The Simple Past Tense

Form: Verb + -ed  –  Irregular Verbs


  • I walk – I walked
  • He walks – He walked
  • I am – I was
  • You are – You were

– Use it to express the idea that an action began and ended at a specific time in the past.

– The speaker may not specify the exact time, although they have a specific time in mind.


  • She watched a film last night.
  • She didn’t watch a film last night.
  • Last year, I went to France.
  • Last year, I didn’t go to France.
  • You had breakst this morning.
  • Did you have breakfast this morning?
  • They woke up.
  • They didn’t wake up.

– Use it to list a series of completed actions in the past.

– These actions happaned in the order they are mentioned, i.e. 1st, 2nd, 3rd, 4th, etc.


  • I finished work, went to the beach, came home, and then made dinner.
  • He caught the bus at 6am, arrived to work at 10am, finished at 5pm, and then got home at 7pm.
  • Did you beat the eggs, add the flour, pour the milk into the mix, and then stir it?

– Use it to talk about a duration that starts and stops in the past.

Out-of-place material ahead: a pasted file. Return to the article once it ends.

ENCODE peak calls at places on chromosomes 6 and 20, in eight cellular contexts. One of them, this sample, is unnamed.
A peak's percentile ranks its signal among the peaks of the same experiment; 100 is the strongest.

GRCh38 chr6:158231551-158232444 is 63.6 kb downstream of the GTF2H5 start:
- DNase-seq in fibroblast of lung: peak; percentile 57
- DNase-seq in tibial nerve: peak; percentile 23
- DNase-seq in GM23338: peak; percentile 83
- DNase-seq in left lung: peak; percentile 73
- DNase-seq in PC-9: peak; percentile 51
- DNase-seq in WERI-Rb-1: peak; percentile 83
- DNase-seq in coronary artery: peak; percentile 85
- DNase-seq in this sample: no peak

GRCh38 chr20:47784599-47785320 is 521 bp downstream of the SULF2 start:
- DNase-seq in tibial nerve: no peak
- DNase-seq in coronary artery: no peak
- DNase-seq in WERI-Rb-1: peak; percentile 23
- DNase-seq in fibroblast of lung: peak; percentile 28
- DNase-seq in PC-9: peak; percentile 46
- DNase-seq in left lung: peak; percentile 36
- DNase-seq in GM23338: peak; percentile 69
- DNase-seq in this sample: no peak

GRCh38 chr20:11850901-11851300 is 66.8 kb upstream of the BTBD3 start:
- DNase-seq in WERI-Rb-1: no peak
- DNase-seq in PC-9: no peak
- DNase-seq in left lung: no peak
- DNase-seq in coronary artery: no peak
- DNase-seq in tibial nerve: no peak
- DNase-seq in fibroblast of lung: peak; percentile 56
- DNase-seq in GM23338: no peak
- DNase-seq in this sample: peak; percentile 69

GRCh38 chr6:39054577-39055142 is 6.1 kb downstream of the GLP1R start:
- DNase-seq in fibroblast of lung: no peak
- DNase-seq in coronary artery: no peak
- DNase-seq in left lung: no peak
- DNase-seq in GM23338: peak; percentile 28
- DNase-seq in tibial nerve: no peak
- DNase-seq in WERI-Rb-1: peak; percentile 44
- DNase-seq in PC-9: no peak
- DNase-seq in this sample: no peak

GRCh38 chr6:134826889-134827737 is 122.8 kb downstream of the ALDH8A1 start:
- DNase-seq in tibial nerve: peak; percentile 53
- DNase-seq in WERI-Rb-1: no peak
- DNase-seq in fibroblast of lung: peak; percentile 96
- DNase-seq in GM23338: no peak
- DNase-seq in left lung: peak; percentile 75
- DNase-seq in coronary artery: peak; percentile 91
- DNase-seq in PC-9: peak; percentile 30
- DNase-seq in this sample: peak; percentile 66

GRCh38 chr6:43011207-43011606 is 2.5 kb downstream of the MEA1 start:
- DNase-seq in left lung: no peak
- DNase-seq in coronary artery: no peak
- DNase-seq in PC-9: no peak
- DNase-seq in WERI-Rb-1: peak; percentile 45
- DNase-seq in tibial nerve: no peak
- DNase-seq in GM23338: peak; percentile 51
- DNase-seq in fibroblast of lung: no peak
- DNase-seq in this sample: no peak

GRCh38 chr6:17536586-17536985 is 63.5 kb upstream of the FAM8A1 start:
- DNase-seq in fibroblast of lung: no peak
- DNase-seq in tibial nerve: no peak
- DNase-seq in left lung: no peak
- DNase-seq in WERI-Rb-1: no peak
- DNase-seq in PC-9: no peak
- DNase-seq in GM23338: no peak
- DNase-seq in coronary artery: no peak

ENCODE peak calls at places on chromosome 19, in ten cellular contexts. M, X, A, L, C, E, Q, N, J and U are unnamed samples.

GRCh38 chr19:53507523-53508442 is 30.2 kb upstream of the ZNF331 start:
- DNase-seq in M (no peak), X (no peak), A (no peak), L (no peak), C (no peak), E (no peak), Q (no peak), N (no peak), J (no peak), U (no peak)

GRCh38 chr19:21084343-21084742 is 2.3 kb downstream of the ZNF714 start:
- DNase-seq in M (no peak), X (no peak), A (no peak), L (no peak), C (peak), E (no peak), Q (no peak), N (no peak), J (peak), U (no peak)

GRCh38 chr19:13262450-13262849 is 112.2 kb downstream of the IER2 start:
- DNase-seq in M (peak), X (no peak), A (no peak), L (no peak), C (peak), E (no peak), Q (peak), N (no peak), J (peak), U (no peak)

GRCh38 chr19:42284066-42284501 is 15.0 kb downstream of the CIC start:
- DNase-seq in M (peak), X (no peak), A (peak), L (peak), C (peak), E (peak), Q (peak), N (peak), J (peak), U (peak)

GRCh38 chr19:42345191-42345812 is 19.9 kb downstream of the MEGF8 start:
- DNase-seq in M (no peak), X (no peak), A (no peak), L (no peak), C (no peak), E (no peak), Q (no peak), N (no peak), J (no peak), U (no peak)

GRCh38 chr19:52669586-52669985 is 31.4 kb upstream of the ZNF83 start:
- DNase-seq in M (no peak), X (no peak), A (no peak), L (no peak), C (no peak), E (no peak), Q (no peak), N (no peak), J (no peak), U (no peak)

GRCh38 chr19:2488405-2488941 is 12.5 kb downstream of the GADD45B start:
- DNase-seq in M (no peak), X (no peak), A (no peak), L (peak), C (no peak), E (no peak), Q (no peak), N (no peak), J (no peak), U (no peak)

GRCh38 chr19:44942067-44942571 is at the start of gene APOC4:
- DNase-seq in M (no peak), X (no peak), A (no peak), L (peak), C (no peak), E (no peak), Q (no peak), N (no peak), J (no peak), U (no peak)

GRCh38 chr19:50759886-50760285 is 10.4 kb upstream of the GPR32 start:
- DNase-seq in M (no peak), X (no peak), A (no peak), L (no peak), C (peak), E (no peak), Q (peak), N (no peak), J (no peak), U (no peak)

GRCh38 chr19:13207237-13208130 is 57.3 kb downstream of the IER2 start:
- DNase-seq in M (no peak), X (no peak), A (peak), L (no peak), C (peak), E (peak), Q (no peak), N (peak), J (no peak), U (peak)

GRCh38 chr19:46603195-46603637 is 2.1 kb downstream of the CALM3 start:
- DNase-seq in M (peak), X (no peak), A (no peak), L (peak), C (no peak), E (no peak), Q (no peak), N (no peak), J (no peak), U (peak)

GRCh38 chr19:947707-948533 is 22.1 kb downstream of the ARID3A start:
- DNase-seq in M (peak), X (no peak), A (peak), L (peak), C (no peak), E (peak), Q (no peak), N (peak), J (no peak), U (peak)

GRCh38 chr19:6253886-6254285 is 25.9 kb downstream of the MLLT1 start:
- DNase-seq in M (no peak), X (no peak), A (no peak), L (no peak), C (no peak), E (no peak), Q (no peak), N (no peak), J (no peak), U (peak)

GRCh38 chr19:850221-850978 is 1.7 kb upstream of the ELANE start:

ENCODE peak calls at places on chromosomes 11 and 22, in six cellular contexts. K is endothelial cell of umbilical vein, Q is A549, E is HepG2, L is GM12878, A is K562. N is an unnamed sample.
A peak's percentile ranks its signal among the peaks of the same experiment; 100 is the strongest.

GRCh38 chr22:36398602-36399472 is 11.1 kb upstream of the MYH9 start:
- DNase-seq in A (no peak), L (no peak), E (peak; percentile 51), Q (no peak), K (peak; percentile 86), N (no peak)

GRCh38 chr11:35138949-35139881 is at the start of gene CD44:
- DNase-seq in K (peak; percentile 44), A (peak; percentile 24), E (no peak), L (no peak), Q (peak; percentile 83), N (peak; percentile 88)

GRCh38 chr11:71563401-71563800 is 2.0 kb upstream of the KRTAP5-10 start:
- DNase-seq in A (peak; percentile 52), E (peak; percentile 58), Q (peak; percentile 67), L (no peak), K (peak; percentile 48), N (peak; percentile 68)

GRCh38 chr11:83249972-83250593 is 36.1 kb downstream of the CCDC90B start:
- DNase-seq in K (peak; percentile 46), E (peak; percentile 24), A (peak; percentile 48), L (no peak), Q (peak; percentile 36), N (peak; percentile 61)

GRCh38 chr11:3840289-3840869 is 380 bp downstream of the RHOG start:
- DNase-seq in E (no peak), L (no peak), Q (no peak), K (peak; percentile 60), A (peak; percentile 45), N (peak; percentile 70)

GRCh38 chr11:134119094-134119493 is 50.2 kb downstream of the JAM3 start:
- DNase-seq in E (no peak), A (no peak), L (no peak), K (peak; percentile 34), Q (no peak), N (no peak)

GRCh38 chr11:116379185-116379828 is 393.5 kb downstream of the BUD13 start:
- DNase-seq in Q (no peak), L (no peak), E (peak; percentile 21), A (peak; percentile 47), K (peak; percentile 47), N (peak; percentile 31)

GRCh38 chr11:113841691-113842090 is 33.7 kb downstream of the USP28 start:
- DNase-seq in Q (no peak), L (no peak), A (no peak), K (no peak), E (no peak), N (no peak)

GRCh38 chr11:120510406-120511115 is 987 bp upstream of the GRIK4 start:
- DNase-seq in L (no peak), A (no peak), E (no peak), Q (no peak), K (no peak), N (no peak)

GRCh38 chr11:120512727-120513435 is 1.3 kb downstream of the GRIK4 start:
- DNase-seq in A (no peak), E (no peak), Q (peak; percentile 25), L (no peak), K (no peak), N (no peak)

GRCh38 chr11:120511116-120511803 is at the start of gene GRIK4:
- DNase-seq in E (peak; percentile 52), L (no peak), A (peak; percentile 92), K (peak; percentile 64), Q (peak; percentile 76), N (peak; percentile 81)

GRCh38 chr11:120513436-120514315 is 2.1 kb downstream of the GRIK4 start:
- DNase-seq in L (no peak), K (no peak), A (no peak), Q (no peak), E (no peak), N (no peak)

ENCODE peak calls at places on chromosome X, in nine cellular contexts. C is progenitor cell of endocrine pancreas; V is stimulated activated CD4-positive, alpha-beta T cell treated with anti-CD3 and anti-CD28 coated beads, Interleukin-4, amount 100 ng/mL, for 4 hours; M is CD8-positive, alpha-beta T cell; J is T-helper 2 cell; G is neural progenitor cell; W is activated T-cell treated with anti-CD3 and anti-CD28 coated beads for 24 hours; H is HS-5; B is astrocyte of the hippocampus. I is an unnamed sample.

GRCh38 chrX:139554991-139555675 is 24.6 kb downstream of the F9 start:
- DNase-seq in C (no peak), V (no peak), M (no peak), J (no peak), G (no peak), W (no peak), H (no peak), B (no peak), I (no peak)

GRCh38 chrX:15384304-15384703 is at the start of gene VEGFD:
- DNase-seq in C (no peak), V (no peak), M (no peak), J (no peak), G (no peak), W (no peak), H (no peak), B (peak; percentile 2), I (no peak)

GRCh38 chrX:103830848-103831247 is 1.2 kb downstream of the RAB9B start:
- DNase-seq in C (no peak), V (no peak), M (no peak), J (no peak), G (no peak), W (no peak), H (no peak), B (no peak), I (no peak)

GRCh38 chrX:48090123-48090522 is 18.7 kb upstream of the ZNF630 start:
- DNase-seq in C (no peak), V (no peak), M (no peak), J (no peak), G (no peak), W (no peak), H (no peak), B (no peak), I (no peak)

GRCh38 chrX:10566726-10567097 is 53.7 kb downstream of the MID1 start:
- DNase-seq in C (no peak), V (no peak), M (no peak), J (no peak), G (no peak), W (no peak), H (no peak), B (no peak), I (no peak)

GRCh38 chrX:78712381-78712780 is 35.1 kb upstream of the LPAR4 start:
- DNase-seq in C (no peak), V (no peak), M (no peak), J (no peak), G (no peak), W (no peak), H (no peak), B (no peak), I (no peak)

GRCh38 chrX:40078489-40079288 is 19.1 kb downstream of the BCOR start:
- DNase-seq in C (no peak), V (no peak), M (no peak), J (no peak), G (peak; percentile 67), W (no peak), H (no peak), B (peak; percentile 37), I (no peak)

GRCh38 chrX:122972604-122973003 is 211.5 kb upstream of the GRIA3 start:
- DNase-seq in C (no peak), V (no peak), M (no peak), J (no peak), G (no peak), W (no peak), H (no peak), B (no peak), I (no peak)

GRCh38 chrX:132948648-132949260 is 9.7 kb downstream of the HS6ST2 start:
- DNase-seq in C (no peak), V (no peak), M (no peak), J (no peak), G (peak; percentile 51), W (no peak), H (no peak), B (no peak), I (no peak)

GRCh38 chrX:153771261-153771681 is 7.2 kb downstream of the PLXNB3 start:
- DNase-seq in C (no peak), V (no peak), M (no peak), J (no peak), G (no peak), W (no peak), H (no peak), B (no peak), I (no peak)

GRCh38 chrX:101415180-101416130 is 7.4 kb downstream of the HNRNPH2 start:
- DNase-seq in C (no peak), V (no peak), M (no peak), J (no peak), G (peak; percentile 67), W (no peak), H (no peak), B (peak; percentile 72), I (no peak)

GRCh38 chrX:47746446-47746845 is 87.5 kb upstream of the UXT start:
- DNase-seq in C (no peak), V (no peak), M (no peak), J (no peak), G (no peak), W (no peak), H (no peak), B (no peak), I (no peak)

– A duration is a longer action, which is often indicated by expressions like: for two years, for five months, for a few days, all day, all year, etc.


  • I lived in Japan for three years.
  • She studied at university for a few hours.
  • They didn’t stay at the party all night.
  • We talked on the phone for 30 minutes.
  • How long did you wait outside?
  • We watched him for a long time.

– Use it to describe a habit, which stopped in the past.

– It can mean the same as “used to”.

– To make it clear that you’re talking about a habit, you can add expressions like: always, often, usually, never, when I was younger, when I was a child, etc.


  • I studied French in high school.
  • She played piano when she was younger.
  • They didn’t play violin as kids.
  • Did you play a musical instrument as a teenager?
  • He worked in a café each day after uni.
  • They never liked going to school, and always skipped class.

– Use it to describe past facts or generlisations that are no longer true.

– It can mean the same as “used to”.


  • She was introverted as a kid, but now she’s really extroverted.
  • We didn’t like beer until more recently.
  • Did you live in Queensland when you were young?
  • People paid much more to use phones in the past.
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